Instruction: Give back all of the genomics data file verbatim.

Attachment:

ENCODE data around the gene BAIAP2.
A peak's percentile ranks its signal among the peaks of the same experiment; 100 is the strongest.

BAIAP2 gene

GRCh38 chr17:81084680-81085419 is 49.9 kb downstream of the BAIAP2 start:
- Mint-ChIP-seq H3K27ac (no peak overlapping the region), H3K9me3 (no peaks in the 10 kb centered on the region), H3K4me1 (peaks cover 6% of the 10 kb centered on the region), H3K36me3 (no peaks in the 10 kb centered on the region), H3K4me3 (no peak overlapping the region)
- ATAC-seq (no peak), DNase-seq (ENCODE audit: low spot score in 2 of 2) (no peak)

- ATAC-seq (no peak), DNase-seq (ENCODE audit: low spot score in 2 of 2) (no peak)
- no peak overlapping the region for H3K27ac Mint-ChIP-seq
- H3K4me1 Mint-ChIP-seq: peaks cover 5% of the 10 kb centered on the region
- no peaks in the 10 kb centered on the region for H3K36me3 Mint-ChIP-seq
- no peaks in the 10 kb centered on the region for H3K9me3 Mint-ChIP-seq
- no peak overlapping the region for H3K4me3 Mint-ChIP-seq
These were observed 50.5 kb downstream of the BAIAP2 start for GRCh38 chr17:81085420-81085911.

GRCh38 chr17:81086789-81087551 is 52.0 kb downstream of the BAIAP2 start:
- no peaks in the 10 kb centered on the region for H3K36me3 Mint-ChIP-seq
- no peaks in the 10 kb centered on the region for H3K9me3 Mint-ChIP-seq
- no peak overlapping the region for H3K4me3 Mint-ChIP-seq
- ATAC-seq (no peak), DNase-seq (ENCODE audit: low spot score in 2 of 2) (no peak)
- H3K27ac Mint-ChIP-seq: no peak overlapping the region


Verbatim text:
ENCODE data around the gene BAIAP2.
A peak's percentile ranks its signal among the peaks of the same experiment; 100 is the strongest.

BAIAP2 gene

GRCh38 chr17:81084680-81085419 is 49.9 kb downstream of the BAIAP2 start:
- Mint-ChIP-seq H3K27ac (no peak overlapping the region), H3K9me3 (no peaks in the 10 kb centered on the region), H3K4me1 (peaks cover 6% of the 10 kb centered on the region), H3K36me3 (no peaks in the 10 kb centered on the region), H3K4me3 (no peak overlapping the region)
- ATAC-seq (no peak), DNase-seq (ENCODE audit: low spot score in 2 of 2) (no peak)

- ATAC-seq (no peak), DNase-seq (ENCODE audit: low spot score in 2 of 2) (no peak)
- no peak overlapping the region for H3K27ac Mint-ChIP-seq
- H3K4me1 Mint-ChIP-seq: peaks cover 5% of the 10 kb centered on the region
- no peaks in the 10 kb centered on the region for H3K36me3 Mint-ChIP-seq
- no peaks in the 10 kb centered on the region for H3K9me3 Mint-ChIP-seq
- no peak overlapping the region for H3K4me3 Mint-ChIP-seq
These were observed 50.5 kb downstream of the BAIAP2 start for GRCh38 chr17:81085420-81085911.

GRCh38 chr17:81086789-81087551 is 52.0 kb downstream of the BAIAP2 start:
- no peaks in the 10 kb centered on the region for H3K36me3 Mint-ChIP-seq
- no peaks in the 10 kb centered on the region for H3K9me3 Mint-ChIP-seq
- no peak overlapping the region for H3K4me3 Mint-ChIP-seq
- ATAC-seq (no peak), DNase-seq (ENCODE audit: low spot score in 2 of 2) (no peak)
- H3K27ac Mint-ChIP-seq: no peak overlapping the region